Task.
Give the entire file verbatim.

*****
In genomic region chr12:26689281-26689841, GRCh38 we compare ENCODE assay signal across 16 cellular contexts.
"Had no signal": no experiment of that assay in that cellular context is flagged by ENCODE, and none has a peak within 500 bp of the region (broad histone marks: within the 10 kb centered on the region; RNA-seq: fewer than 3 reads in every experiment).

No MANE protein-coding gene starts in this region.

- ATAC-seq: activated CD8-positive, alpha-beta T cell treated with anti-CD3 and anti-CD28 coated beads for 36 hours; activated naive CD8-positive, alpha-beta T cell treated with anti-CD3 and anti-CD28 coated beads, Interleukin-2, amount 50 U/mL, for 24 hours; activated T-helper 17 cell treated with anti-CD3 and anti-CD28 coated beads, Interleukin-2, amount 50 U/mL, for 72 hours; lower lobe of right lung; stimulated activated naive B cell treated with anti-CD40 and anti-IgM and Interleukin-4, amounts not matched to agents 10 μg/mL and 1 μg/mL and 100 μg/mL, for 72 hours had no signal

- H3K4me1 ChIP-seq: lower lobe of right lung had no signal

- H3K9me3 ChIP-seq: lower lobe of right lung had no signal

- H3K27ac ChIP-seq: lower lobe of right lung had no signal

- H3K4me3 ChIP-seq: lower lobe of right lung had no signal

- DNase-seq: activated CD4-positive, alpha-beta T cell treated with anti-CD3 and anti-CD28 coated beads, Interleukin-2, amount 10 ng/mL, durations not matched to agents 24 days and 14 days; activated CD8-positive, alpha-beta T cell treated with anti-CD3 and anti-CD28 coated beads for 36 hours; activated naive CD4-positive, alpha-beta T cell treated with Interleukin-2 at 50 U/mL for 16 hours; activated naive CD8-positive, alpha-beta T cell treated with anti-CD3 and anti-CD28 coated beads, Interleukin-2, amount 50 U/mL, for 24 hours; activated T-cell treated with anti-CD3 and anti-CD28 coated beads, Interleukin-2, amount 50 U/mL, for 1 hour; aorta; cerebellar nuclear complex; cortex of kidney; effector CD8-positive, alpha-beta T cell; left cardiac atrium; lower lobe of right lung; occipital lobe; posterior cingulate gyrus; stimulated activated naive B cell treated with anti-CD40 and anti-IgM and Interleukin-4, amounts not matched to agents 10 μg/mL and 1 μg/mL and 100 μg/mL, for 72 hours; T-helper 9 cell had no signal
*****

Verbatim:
In genomic region chr12:26689281-26689841, GRCh38 we compare ENCODE assay signal across 16 cellular contexts.
"Had no signal": no experiment of that assay in that cellular context is flagged by ENCODE, and none has a peak within 500 bp of the region (broad histone marks: within the 10 kb centered on the region; RNA-seq: fewer than 3 reads in every experiment).

No MANE protein-coding gene starts in this region.

- ATAC-seq: activated CD8-positive, alpha-beta T cell treated with anti-CD3 and anti-CD28 coated beads for 36 hours; activated naive CD8-positive, alpha-beta T cell treated with anti-CD3 and anti-CD28 coated beads, Interleukin-2, amount 50 U/mL, for 24 hours; activated T-helper 17 cell treated with anti-CD3 and anti-CD28 coated beads, Interleukin-2, amount 50 U/mL, for 72 hours; lower lobe of right lung; stimulated activated naive B cell treated with anti-CD40 and anti-IgM and Interleukin-4, amounts not matched to agents 10 μg/mL and 1 μg/mL and 100 μg/mL, for 72 hours had no signal

- H3K4me1 ChIP-seq: lower lobe of right lung had no signal

- H3K9me3 ChIP-seq: lower lobe of right lung had no signal

- H3K27ac ChIP-seq: lower lobe of right lung had no signal

- H3K4me3 ChIP-seq: lower lobe of right lung had no signal

- DNase-seq: activated CD4-positive, alpha-beta T cell treated with anti-CD3 and anti-CD28 coated beads, Interleukin-2, amount 10 ng/mL, durations not matched to agents 24 days and 14 days; activated CD8-positive, alpha-beta T cell treated with anti-CD3 and anti-CD28 coated beads for 36 hours; activated naive CD4-positive, alpha-beta T cell treated with Interleukin-2 at 50 U/mL for 16 hours; activated naive CD8-positive, alpha-beta T cell treated with anti-CD3 and anti-CD28 coated beads, Interleukin-2, amount 50 U/mL, for 24 hours; activated T-cell treated with anti-CD3 and anti-CD28 coated beads, Interleukin-2, amount 50 U/mL, for 1 hour; aorta; cerebellar nuclear complex; cortex of kidney; effector CD8-positive, alpha-beta T cell; left cardiac atrium; lower lobe of right lung; occipital lobe; posterior cingulate gyrus; stimulated activated naive B cell treated with anti-CD40 and anti-IgM and Interleukin-4, amounts not matched to agents 10 μg/mL and 1 μg/mL and 100 μg/mL, for 72 hours; T-helper 9 cell had no signal